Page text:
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Transgenic Approaches to Combat Fusarium Head Blight in Wheat and Barley


This article in CS

  1. Vol. 41 No. 3, p. 628-637
    Received: Mar 28, 2000

    * Corresponding author(s): dahleenl@fargo.ars.usda.gov
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  1. Lynn S. Dahleen *a,
  2. Patricia A. Okubarab and
  3. Ann E. Blechlb
  1. a USDA-Agricultural Research Service, Red River Valley Agric. Res. Center, Fargo, ND 58105
    b USDA-ARS, Western Regional Research Center, Albany, CA 94710-1105


Fusarium head blight (FHB) and contamination with deoxynivalenol (DON) produced by the primary pathogen Fusarium graminearum Schwabe [teleomorph Gibberella zeae (Schwein.)] have caused devastating losses to wheat (Triticum aestivum L.), durum (Triticum turgidum L. ssp. durum Desf.Husr.), and barley (Hordeum vulgare L.) growers across the USA since the early 1990s. Evaluation of barley, wheat, and related germplasm yielded only a few accessions with partial resistance. This resistance appears, in most cases, to be under polygenic control, making the development of resistant cultivars with suitable agronomic and quality traits a challenge. The insertion of individual antifungal and antitoxin genes via genetic transformation has the potential to aid in development of resistant wheat and barley cultivars. Although wheat and barley transformation has been achieved in several laboratories, the development of a high throughput wheat and barley transformation systems has been slowed by genotype effects on plant regeneration, low transformation efficiencies, somaclonal variation, and problems with transgene inheritance and stability of expression. Among the antifungal genes targeted to combat FHB are coding sequences for proteins that degrade fungal cell walls, disorganize fungal membranes, bolster the host defense response systems, and interfere with fungal protein synthesis, pathogenesis, and/or accumulation of DON. Promoter sequences have been selected that confer high levels of expression to the antifungal constructs, particularly in the spike tissues which are susceptible to FHB. As more antifungal genes are inserted into wheat and barley, field and greenhouse evaluation will show whether transgenes achieve their potential in the fight against FHB.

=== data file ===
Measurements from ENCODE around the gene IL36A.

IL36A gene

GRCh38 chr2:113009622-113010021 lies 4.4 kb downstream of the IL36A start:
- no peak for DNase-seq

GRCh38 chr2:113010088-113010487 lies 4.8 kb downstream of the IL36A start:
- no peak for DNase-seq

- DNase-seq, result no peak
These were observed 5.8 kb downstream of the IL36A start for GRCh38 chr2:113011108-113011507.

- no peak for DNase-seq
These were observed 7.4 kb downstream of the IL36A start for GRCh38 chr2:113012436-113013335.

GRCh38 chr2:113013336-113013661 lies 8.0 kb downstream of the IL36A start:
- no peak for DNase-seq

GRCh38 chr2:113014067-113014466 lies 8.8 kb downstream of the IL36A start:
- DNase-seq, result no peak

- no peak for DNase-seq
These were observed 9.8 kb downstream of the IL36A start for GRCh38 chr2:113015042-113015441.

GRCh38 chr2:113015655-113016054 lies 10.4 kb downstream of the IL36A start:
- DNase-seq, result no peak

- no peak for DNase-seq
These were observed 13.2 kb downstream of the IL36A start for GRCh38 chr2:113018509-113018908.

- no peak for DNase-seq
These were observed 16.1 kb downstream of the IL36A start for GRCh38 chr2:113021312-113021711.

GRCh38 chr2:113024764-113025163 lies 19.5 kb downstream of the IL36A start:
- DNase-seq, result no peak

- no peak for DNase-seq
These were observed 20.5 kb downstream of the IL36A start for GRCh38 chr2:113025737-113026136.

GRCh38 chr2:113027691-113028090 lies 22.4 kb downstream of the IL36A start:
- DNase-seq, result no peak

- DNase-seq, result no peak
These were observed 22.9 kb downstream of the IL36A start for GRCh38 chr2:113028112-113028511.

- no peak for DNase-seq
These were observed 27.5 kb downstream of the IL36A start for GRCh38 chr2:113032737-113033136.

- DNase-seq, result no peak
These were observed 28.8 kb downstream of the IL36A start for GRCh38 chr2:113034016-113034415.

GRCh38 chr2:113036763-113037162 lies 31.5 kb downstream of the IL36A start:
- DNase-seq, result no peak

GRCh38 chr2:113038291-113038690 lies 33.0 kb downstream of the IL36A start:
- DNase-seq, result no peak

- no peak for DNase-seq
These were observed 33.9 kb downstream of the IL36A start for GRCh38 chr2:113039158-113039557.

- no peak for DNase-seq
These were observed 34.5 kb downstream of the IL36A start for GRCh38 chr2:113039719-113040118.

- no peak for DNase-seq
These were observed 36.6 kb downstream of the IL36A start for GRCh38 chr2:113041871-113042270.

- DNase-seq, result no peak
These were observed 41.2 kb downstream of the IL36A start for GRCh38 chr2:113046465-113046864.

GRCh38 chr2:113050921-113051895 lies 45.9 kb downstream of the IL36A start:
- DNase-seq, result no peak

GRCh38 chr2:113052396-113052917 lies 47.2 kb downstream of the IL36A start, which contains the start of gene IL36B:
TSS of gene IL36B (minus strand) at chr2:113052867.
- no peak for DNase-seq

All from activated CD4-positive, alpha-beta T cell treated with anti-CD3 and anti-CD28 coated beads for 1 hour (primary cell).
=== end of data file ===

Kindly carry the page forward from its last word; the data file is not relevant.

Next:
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Copyright © 2001. Crop Science Society of AmericaPublished in Crop Sci.41:628–637.